The MBS-10 stereo microscope (III)
In the two previous issues we have been illustrating the power (and sometimes
weakness) of the Russian MBS-10 stereo microscope. Hopefully we were able
to clarify some widespread misunderstandings as well.
Virtually every microscopy amateur nowadays will be eager not only to observe
microscopically but to photograph his or her findings as well - preferrably without
the need of DIY artwork.
Old hands will remember those days when camera-microscope adaptation was
kind of mystery. Some images contained so-called hot-spots, in other cases concentric
rings were to be found on the photo-micrographs. Vignetting and lacking corner-sharpness
were omnipresent. There was a persistent danger of investing money in the
wrong improvement, be it mechanical or optical.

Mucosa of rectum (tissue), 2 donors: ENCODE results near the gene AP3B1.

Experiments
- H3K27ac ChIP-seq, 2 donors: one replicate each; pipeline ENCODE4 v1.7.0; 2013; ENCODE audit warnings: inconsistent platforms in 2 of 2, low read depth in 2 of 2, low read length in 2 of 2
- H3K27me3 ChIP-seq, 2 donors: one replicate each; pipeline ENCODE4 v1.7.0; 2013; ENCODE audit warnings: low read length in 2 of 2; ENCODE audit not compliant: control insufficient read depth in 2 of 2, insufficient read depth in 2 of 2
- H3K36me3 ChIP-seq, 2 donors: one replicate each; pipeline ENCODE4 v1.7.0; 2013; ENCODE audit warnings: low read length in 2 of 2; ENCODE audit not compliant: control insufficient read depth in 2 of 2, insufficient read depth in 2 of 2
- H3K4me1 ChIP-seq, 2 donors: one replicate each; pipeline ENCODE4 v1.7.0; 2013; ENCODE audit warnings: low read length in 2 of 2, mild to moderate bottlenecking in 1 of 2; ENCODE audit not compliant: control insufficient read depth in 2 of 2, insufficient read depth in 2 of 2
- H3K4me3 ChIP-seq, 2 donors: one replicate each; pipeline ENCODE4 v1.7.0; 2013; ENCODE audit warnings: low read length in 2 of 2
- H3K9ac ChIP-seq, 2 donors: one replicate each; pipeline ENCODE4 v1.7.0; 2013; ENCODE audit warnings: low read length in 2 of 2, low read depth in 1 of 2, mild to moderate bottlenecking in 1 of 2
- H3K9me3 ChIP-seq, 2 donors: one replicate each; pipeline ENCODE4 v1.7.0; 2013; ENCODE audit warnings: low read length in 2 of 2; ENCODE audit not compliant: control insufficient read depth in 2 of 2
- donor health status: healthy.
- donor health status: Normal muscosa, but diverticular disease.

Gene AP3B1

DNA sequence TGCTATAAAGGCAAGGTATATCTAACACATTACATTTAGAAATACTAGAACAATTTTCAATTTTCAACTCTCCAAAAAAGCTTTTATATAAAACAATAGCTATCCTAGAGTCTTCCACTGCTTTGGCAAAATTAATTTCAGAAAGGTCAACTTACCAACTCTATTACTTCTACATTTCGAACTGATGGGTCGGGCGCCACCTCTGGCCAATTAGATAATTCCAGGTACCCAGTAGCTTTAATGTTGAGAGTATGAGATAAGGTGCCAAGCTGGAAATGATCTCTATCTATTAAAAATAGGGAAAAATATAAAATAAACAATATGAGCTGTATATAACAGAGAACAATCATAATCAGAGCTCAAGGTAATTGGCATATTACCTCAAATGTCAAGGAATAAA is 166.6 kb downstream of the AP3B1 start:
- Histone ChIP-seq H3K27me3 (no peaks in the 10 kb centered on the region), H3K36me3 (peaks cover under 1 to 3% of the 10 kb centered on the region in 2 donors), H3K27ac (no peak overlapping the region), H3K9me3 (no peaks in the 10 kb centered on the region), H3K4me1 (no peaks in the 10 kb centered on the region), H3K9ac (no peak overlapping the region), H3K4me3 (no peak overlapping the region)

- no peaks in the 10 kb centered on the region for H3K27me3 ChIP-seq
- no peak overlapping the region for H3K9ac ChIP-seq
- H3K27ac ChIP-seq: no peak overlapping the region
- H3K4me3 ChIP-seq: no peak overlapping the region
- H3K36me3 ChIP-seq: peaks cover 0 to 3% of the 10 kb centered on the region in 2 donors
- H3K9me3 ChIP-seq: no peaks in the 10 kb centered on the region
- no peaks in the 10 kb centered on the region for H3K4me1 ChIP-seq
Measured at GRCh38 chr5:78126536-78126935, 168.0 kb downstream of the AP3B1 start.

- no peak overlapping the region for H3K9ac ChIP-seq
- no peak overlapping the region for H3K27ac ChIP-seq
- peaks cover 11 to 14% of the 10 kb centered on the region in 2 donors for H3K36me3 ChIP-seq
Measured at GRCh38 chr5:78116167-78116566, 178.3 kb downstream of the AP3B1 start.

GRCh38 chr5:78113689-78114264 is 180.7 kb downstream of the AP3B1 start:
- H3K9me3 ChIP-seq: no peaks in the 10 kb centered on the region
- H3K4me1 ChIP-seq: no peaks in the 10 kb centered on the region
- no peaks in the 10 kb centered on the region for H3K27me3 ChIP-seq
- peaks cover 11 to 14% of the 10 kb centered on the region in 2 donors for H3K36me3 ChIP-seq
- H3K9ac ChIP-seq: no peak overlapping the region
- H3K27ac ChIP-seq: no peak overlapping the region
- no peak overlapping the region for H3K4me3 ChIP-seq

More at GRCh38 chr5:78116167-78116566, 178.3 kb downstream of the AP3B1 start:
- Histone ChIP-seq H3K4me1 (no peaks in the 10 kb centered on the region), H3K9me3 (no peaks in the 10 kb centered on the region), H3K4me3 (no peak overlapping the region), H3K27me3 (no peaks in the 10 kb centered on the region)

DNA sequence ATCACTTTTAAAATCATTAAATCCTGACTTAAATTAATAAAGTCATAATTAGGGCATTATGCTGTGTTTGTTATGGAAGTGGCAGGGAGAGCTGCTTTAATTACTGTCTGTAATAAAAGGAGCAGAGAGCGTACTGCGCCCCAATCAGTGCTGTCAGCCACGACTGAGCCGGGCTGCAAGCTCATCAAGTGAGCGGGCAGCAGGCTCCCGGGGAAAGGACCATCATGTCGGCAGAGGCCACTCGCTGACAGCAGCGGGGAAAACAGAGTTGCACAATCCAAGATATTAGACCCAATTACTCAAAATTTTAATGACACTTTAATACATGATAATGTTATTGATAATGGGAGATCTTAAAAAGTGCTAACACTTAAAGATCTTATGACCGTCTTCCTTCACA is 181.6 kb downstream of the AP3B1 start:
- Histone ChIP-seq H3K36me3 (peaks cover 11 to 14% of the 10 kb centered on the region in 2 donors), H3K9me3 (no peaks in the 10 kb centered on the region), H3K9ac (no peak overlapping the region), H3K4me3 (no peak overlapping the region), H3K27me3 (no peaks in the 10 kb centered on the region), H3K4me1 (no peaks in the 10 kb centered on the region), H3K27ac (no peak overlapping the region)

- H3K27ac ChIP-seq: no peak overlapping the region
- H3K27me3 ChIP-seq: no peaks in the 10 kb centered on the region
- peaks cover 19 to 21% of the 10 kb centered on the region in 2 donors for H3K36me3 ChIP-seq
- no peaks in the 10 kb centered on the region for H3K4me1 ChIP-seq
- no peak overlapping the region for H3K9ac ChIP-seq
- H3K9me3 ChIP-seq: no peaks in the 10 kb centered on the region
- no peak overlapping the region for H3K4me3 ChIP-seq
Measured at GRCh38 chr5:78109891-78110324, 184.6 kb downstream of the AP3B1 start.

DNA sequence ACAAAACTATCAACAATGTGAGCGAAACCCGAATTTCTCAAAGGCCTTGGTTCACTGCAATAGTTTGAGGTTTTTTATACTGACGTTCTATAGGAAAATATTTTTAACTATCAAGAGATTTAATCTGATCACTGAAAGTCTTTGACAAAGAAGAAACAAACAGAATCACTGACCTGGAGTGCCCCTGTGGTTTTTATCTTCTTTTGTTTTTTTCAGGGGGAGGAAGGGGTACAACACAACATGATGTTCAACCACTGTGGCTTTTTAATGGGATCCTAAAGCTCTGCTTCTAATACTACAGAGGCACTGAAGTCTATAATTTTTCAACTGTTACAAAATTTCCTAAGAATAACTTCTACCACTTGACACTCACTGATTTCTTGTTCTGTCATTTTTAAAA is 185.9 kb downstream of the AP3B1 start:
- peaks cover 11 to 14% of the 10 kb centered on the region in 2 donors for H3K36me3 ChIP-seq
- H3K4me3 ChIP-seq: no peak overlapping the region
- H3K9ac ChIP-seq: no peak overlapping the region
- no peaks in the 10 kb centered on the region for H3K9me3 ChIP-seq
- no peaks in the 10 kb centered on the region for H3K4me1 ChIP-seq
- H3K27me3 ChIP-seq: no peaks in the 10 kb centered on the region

With respect to MBS-10 photomicrography we opted for a Nex-5N housing, as we liked
its high-res tiltable monitor and its focus loupe very much. Of course you might be
able to produce similar results with other camera brands as well. But still
we would like to explain our set-up with the Sony in a way that some of you might adopt it:
1 MBS-10 Photographic adapter, main part (including mechanical and optical components)
2 MBS-10 Photographic adapter, adjustable tube (hopefully delivered with the main part)
3 MBS-10 Photographic adapter, M42 counter thread (hopefully included as well)
4 Adapter M42 to Pentax K bayonet (purely mechanical, without optics), Ebay
5 Adapter Pentax K bayonet to Sony bayonet (just a thread adapter), Ebay
6 Sony Nex-5 camera housing (please note that a Nex-5N will do much better do to its electronic vibration, free first shutter)
The MBS-10 photographic adapter is far from being everbody's darling.
When looking around the web you will come across many statements denying its usability
and quality in general, not to speak of more specific complaints like those about vignetting
with classical SLR cameras. Most present CCD cameras have smaller CCD chips,